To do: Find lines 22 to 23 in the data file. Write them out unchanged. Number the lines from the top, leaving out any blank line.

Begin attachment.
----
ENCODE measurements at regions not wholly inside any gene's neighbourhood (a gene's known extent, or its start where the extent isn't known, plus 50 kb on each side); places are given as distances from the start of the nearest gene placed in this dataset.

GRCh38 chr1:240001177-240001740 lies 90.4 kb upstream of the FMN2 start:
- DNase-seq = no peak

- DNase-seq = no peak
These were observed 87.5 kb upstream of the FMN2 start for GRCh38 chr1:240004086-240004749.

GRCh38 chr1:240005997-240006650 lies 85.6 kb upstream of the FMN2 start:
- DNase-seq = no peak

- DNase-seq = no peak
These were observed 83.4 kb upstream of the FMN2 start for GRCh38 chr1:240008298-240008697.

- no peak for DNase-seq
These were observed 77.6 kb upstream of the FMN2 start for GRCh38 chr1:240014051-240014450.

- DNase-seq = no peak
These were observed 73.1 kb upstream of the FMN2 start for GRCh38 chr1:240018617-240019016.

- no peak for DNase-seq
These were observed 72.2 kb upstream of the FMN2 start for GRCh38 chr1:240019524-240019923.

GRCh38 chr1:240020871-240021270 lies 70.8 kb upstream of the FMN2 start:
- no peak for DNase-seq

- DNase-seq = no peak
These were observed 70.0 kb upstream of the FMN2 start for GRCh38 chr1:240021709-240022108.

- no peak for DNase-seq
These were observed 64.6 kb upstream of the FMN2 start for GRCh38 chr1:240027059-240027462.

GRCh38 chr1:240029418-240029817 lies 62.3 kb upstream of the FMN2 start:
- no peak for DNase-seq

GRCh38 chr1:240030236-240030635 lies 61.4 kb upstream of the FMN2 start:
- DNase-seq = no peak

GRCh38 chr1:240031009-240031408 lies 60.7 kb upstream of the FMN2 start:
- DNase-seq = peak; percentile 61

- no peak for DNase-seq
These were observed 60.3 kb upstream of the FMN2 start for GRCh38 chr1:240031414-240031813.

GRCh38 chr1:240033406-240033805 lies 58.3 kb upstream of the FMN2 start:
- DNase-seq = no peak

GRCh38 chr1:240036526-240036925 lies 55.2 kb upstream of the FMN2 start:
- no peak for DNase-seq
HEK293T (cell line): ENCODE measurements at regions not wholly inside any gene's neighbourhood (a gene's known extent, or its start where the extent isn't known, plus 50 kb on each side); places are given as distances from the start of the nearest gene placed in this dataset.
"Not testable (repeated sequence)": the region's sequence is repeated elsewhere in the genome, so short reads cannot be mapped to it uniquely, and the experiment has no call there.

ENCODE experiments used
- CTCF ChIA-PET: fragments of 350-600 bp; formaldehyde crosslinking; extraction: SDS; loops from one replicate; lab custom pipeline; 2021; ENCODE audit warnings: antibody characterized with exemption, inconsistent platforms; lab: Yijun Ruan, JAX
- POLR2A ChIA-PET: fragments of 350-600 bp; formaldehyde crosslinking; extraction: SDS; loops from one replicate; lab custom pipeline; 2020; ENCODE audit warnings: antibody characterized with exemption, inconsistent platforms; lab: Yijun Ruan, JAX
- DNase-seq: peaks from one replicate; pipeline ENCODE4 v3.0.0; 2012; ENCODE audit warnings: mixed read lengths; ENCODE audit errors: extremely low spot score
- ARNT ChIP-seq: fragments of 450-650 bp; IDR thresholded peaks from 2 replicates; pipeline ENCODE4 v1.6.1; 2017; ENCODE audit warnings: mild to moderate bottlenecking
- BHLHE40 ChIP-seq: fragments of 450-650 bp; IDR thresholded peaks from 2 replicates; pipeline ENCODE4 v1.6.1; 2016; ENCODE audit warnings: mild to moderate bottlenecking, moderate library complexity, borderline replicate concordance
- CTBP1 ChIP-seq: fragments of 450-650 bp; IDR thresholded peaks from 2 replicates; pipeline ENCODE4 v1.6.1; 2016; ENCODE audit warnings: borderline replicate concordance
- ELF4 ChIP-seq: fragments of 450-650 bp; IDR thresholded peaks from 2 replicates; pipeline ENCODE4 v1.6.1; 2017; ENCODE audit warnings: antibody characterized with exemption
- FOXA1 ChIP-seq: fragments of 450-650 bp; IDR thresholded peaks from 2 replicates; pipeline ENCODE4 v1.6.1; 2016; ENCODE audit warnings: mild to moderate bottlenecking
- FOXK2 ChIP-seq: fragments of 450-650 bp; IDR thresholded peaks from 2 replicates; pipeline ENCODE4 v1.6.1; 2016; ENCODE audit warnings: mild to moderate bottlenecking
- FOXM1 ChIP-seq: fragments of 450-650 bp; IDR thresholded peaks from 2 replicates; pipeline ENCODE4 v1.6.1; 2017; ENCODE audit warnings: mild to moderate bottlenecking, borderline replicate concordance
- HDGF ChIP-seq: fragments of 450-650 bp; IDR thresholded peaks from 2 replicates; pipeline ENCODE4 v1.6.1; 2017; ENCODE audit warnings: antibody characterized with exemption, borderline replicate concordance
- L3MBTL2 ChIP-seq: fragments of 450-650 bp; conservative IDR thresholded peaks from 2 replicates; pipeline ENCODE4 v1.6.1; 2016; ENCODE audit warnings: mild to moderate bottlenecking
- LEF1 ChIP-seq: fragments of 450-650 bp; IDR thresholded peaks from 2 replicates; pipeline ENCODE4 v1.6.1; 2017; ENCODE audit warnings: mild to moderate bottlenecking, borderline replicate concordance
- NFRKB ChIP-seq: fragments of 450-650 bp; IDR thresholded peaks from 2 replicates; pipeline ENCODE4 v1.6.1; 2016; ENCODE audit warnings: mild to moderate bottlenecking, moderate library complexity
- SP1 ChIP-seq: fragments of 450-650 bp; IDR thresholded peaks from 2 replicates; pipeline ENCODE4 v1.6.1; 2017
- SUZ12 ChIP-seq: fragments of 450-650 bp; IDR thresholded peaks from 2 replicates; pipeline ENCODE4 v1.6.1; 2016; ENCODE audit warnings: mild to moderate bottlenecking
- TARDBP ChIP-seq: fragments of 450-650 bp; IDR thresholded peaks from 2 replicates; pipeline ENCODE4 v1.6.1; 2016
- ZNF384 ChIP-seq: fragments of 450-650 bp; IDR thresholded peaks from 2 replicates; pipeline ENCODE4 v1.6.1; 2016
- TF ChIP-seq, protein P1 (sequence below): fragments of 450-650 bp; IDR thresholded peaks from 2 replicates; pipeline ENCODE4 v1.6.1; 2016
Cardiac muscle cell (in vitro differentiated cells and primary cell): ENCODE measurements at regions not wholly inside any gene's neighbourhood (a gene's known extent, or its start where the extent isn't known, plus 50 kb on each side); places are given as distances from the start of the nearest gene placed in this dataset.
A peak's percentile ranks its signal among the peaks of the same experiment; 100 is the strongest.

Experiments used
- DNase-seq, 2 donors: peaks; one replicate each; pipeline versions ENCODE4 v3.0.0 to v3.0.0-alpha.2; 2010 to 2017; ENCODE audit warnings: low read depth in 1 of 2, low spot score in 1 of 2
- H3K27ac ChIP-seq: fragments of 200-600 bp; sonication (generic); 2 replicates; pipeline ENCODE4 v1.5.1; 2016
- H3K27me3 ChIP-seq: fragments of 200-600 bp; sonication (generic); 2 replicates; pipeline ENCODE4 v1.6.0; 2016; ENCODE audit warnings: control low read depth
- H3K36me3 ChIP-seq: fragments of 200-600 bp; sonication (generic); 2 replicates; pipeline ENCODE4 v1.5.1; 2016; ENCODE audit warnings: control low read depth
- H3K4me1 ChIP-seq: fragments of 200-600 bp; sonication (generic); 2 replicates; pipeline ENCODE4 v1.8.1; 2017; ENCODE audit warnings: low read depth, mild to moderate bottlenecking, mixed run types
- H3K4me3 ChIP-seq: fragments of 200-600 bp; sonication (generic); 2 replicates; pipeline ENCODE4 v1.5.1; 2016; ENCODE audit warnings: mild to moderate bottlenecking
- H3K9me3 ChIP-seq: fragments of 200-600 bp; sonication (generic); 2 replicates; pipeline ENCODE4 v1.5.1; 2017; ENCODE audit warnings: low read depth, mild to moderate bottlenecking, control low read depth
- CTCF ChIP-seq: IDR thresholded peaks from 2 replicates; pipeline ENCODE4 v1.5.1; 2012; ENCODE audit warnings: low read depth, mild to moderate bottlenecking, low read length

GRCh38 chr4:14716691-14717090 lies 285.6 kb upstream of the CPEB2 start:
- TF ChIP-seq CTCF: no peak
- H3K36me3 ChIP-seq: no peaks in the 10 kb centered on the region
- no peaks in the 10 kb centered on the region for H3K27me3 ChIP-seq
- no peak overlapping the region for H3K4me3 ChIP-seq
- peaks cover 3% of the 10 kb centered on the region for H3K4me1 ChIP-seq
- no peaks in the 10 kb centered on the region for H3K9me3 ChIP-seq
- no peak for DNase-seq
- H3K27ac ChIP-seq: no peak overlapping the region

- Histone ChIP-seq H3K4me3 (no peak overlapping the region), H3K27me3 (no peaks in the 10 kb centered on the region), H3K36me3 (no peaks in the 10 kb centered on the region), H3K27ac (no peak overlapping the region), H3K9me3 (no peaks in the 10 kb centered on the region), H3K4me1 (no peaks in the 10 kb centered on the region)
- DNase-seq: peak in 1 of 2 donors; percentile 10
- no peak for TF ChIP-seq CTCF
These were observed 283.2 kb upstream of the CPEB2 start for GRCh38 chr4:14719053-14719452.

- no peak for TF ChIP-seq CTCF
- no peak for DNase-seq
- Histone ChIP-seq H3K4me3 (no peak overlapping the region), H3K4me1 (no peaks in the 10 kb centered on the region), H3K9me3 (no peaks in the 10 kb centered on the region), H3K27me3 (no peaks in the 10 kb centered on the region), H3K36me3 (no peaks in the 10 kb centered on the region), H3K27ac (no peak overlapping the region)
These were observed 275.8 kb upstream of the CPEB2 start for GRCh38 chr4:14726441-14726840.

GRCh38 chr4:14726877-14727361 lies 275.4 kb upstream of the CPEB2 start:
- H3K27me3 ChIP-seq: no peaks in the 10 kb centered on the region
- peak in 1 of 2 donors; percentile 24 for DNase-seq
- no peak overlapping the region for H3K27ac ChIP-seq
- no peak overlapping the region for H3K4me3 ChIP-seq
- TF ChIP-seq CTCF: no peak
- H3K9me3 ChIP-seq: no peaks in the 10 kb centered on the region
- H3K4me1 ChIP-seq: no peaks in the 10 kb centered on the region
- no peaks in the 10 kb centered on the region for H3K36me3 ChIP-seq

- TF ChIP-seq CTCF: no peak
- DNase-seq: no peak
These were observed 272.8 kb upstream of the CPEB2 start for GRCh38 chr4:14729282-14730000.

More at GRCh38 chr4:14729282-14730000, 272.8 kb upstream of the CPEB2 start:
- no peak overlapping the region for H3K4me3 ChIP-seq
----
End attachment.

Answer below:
GRCh38 chr1:240029418-240029817 lies 62.3 kb upstream of the FMN2 start:
- no peak for DNase-seq